Jony Ive: The Genius Behind Apple’s Greatest Products – review

“Quoting his subject’s words at the head of the chapter on the design and development of Apple’s iPhone, Leander Kahney makes Jony Ive sound oracular: “When we are at these early stages in design … often we’ll talk about the story for the product — we’re talking about perception. We’re talking about how you feel about the product, not in a physical sense, but in a perceptual sense.” Throughout his biography of Apple’s design magus for nigh on the past two decades, Kahney comes at Ive’s notion of the “narrative” of a product time and again, but it’s this formulation that most closely approaches the metaphysical, seemingly suggesting that all those iMacs, PowerBooks, iPods and iPads that Ive has been responsible for mind-birthing should be considered not as mere phenomena, but actual noumena; for, what else can he mean by “perceptual” — as  distinct from “physical” — if not some apprehension of how the iPhone is in itself, freed from the capacitive touch of our fingers?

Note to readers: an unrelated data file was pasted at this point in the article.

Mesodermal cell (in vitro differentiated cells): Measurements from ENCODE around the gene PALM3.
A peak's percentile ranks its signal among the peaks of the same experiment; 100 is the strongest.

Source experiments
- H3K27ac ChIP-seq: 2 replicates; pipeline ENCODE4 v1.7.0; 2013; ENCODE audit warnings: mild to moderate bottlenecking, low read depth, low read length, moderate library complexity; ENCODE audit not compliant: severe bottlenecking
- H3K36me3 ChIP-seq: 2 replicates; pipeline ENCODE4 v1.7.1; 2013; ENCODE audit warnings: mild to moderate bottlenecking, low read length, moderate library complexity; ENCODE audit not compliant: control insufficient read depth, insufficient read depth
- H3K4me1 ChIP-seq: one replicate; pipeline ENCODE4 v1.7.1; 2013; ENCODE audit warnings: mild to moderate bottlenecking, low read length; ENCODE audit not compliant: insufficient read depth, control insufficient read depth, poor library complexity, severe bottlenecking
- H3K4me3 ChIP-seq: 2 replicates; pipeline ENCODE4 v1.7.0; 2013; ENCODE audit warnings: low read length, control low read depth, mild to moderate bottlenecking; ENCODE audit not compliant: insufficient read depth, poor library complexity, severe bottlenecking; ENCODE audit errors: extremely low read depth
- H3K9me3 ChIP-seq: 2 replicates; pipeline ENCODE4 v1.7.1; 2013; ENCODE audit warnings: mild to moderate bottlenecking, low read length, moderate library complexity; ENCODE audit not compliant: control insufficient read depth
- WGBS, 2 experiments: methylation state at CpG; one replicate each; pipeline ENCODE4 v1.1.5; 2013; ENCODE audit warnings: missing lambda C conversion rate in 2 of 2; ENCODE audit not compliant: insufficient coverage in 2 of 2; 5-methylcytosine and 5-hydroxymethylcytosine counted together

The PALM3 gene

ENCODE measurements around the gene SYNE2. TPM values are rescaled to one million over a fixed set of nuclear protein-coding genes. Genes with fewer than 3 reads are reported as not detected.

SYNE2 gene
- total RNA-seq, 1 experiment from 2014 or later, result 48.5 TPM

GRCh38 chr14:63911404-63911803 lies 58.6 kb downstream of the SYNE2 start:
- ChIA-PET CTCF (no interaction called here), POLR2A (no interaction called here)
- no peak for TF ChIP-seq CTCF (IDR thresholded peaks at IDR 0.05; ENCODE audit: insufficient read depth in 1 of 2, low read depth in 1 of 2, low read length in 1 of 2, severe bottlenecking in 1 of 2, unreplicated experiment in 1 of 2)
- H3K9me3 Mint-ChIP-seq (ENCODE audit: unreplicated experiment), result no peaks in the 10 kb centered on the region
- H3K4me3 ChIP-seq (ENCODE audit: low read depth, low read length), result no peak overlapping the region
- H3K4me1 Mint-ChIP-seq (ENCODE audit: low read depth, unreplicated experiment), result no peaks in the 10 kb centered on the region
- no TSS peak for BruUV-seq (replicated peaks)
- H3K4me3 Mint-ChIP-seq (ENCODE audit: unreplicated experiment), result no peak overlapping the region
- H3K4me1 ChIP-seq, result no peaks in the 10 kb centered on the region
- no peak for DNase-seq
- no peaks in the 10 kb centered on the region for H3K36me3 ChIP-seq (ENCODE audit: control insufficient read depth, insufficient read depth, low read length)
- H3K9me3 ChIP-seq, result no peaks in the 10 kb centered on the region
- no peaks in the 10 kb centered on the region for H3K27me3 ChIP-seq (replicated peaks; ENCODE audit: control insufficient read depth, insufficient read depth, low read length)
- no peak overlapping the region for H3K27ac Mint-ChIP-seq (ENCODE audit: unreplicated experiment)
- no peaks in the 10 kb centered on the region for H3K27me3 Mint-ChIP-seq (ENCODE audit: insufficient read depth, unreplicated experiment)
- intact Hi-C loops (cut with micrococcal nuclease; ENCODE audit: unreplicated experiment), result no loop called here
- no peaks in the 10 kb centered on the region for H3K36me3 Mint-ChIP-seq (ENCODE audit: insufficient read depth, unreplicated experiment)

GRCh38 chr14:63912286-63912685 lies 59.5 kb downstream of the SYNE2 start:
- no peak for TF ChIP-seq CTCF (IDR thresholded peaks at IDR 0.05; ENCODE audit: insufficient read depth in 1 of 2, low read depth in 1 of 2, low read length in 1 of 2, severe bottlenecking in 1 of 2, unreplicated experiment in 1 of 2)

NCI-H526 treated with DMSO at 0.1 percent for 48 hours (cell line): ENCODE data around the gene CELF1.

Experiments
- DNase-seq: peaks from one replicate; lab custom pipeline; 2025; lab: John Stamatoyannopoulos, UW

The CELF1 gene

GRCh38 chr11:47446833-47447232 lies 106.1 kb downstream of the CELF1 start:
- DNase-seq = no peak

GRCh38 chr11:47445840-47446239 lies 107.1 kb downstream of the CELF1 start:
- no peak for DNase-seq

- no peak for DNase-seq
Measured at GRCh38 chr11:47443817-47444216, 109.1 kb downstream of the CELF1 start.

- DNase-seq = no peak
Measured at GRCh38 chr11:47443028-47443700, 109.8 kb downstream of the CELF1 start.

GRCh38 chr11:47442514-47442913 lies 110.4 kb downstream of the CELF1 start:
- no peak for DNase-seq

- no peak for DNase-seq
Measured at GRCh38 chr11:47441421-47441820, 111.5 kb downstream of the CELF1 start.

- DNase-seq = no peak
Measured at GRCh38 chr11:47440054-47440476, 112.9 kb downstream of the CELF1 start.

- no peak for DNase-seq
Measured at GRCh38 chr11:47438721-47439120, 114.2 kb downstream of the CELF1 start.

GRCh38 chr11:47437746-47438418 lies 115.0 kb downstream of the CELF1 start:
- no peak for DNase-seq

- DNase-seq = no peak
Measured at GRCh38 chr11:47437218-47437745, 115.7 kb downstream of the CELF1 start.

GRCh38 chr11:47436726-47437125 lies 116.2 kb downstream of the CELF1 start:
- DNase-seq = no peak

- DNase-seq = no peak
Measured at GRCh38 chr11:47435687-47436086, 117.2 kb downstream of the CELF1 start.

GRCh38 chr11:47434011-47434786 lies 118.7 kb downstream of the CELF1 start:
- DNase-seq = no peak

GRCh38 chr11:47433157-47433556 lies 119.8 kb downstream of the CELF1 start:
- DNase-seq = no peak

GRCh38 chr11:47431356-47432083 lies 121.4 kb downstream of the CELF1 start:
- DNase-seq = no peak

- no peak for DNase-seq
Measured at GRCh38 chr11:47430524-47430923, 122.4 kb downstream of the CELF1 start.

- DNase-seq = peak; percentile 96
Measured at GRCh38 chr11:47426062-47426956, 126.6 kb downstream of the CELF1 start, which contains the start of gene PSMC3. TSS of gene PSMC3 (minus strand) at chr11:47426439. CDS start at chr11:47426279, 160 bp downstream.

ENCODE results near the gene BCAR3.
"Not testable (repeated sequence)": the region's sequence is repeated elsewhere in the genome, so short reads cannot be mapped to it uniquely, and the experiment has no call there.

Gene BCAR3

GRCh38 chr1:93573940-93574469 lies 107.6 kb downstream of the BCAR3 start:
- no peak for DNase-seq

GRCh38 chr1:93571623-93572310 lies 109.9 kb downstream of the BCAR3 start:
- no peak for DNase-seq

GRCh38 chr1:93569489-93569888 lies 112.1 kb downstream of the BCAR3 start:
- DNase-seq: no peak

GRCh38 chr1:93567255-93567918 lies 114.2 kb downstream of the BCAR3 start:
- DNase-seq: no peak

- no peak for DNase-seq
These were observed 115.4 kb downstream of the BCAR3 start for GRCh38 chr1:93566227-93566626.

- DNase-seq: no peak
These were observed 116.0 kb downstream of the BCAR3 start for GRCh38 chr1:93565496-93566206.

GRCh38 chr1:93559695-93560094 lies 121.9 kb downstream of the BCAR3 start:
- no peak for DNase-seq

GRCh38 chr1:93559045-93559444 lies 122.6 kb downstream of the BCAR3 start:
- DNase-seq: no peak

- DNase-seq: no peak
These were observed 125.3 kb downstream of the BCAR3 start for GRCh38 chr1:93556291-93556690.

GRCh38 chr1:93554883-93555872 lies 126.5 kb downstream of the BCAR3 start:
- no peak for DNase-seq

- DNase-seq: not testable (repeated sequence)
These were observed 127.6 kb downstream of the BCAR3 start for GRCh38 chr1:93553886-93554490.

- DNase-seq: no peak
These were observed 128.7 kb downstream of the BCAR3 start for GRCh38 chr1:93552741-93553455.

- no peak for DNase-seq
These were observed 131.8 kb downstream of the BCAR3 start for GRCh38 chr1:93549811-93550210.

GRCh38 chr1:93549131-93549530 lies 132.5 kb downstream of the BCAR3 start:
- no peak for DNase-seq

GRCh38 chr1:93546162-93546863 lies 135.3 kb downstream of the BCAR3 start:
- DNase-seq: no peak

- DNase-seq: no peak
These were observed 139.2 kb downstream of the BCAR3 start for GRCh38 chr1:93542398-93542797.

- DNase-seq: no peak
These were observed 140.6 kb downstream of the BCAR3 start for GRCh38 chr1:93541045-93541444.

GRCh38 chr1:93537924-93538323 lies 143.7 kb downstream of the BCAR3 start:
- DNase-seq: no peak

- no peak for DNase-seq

“You may find this rather too high-flown for a mobile phone — or a laptop, or a tablet computer for that matter — but when it comes to Apple and its products the sky is no limit: in 2012, the company founded 36 years earlier in the garage of a Californian bungalow by Steve Jobs, Steve Wozniak and Ronald Wayne, reached a market capitalisation of $660bn, surpassing the record set by Microsoft in 1999 and making it the most valuable publicly traded company ever. It is in the perception (and I use the term here in an ordinary language, non-Ive sense) that Apple piled up this mountain of pelf not simply by flogging clever electronic gizmos, but by somehow altering global consciousness, that the company’s own identity finds its fullest expression. Other tech giants may have their schticks — Microsoft slick and savvy, Google cuddly and approachable, Facebook brash and sophomoric — but only Apple claims to have elevated its marketing strategy to the status of a transcendental aesthetic.”

Read the rest of Will’s review of the book at the Prospect website here.